Yes, it does. By the closing credits, you'll be left with ringing in your ears (caused, in part, by the sound of Spielberg and Cruise phoning it in).
The bass really kicks in at the fifteen minute mark, and from then on you'll have enough bass moments to keep you happy. Just skip through the annoying Dad-and-Kids-whinge-fests.
One scene in particular cranks up the bass in a spectacular way.
At about 20 minutes in, a group of randoms and Tom Cruise are gathered around a smoking pot hole in the road (and speaking of smoking pot: if you want to make this film more entertaining...I'm just saying).
The crowd hear deep sounds emanating from underground and hazard guesses as to the origin. Is it a subway? Is it a burst water main? No! It's the emergence of the Pods! Hurray! (Unfortunately Tom Cruise and his bratty kids aren't swiftly despatched by said Pods, so curb the ol' enthusiasm.)
The 'emergence of the pods scene' is often cited as one of the best bass shaker/subwoofer test scenes around. And it will have your home theater growling with glory. The deep cracking of bitumen, the low humming of alien engines, the shuddering groan of whole buildings slowing tearing apart, and of course the hollow and resounding moan from the alien craft before it begins its slaughter: all of these are a treat for the shaker-seat.
Little sidenote: during this scene, look out for a shot of Tom grinning from ear to ear as cracks radiate out under his feet. Why is he smiling? ("Why" is a word you'll become painfully familiar with as you watch this flick.)
By all means, use it to test your shakers and woofer. Or use it to abuse it. But don't go near it without the protection of a bottle of scotch or a frontal lobotomy. For the next 116 minutes, lucidity is not your friend.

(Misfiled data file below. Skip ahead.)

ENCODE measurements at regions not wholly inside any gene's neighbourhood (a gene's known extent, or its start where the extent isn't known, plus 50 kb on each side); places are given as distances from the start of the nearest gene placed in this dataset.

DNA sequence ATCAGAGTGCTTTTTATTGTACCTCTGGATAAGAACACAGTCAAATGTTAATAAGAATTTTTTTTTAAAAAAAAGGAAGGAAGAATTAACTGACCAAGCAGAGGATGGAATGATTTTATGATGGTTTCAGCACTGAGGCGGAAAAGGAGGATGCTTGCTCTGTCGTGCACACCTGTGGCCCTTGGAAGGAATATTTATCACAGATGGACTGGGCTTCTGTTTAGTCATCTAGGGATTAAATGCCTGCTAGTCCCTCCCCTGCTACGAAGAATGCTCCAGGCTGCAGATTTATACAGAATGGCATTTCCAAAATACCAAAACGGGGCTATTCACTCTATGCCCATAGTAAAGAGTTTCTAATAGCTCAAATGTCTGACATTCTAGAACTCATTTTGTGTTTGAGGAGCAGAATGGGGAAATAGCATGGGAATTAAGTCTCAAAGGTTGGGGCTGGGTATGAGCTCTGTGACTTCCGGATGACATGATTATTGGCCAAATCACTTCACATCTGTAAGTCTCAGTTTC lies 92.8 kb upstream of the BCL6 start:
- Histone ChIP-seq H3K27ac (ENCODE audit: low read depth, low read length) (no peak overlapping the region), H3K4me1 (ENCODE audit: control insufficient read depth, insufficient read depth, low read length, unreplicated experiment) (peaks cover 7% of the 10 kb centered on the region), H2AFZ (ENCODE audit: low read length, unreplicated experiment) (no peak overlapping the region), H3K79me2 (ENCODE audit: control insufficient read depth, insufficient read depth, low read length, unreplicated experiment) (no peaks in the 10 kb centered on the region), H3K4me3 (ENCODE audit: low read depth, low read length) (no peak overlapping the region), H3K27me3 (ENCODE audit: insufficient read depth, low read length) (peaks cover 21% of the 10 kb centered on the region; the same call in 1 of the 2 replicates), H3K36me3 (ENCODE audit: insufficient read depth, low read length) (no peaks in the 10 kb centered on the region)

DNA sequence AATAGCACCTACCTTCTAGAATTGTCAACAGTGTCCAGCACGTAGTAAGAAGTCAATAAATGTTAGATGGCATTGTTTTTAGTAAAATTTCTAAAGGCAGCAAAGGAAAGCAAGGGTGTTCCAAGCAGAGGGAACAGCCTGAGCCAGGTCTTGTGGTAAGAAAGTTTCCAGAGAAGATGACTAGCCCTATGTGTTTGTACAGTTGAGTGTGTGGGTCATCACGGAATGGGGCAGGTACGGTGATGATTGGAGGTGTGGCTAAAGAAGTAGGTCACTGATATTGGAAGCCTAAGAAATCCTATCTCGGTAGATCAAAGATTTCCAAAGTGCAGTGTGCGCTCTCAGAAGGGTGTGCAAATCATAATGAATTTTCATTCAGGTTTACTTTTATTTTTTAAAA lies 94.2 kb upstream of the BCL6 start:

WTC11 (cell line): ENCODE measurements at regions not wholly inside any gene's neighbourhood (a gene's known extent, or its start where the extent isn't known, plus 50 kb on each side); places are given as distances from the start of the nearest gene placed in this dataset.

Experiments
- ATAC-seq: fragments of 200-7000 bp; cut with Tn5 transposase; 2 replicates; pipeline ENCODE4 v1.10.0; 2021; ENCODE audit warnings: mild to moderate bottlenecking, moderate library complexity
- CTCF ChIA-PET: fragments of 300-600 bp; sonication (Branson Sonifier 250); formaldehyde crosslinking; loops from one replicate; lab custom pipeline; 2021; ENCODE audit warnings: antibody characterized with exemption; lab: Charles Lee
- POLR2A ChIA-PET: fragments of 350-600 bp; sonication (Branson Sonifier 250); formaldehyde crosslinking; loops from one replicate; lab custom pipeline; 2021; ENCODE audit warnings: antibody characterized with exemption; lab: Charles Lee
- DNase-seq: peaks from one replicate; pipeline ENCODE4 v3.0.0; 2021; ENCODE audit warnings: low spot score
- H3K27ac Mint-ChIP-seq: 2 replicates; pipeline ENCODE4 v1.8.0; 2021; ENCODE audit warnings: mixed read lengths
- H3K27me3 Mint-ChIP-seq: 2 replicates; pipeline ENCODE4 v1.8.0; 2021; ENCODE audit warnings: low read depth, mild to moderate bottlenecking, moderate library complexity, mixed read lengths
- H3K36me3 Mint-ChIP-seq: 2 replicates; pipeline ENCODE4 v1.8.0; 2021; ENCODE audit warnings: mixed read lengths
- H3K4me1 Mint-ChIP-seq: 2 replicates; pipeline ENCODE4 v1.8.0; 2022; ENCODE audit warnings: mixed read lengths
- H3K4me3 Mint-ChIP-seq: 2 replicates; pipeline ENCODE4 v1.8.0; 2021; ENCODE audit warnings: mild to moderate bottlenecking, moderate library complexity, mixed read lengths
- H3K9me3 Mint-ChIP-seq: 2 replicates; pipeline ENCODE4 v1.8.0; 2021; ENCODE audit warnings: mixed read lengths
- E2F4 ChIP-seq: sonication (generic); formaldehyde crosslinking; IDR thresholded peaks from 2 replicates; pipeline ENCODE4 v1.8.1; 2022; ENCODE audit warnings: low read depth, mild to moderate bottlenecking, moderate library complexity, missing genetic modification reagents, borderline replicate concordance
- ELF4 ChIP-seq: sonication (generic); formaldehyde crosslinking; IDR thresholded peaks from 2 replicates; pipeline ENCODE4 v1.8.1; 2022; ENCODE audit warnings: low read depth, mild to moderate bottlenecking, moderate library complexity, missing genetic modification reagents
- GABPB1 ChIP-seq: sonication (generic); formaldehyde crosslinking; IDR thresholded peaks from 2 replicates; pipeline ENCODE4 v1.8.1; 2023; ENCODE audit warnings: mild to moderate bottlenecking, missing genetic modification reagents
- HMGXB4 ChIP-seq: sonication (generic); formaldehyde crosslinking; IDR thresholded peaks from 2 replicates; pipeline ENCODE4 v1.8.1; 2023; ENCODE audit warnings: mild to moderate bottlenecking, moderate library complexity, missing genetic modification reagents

Before I unleash my vevom, I will say that this film is so slick you could easily slip and tear your pelvic muscles. The SFX are extravagant, the crowd scenes are enormous, the music is John-WIlliams-perfect. The whole thing is almost like a trailer for itself.
So here is the - um - "plot".
Tom Cruise is a bad father (separated from his wife - horror!), suddenly landed with his young daughter (wise beyond her years - gasp!), and his adolescent son (snarly and moody - shock!).
This trio bitch and whinge at each other until the aliens arrive, and then they make a dash for it (occasionally pausing to bitch and whinge) until finally they all end up in a happy, showered family unit of mummy, daddy, kids, grandparents and immaculate house. (Praise Jesus!)
There's an old saying that "action is reaction", but that adage does not hold true for action films. Going in, you probably already know how the aliens are defeated. It's a famous twist that works brilliantly in the Orson Welles' radio broadcast because it's about how a variety of humans of various walks of life respond to an extraodinary incident.
But in an ACTION FILM, with a hero in it, you need the hero to be ... heroic. He can't just run and hide 'til circumstance removes the danger. Imagine StarWarz if Luke Skywalker decided it would be wisest to hide out at Auntie's house for a few years. Or if Indiana Jones sat at home and bought old shit on Ebay.
Once you accept that this film is bad, you can really settle in and hate it. You'll find moments that make you go "pffft" (Tom giving car advice to a mechanic is one), and many more that make you go, "huh?"
My personal fav: why do all the people in the cage allow some random guy to be sucked up into the vagina-like alien porthole, but when the aliens reach for Tom, the human cargo all band together and save him? If I was the first guy, I'd be a little gutted (ha, ha).
And why are all the people running TOWARDS the aliens in the battle on the hill (another good scene for bass shakers)? And why do the soldiers push everyone back to safety except, apparently, Tom's son? And just HOW does Tom's son survive total annihilation in said battle with nothing more than a bad haircut and sweat stains?
And there's nothing to excuse the awful things Tim Robbins is forced to do. WTF.
It's like water torture. Drip: cliché. Drop: plot hole. Drip: Run. Drop: Hide.
However, there is one scene which I related to on a personal level. It's where Tom Cruise is covered with the ashy remains of exploded humans. He runs into the bathroom and frenetically douses himself at the sink.
After seeing this film, I couldn't squirt soap fast enough.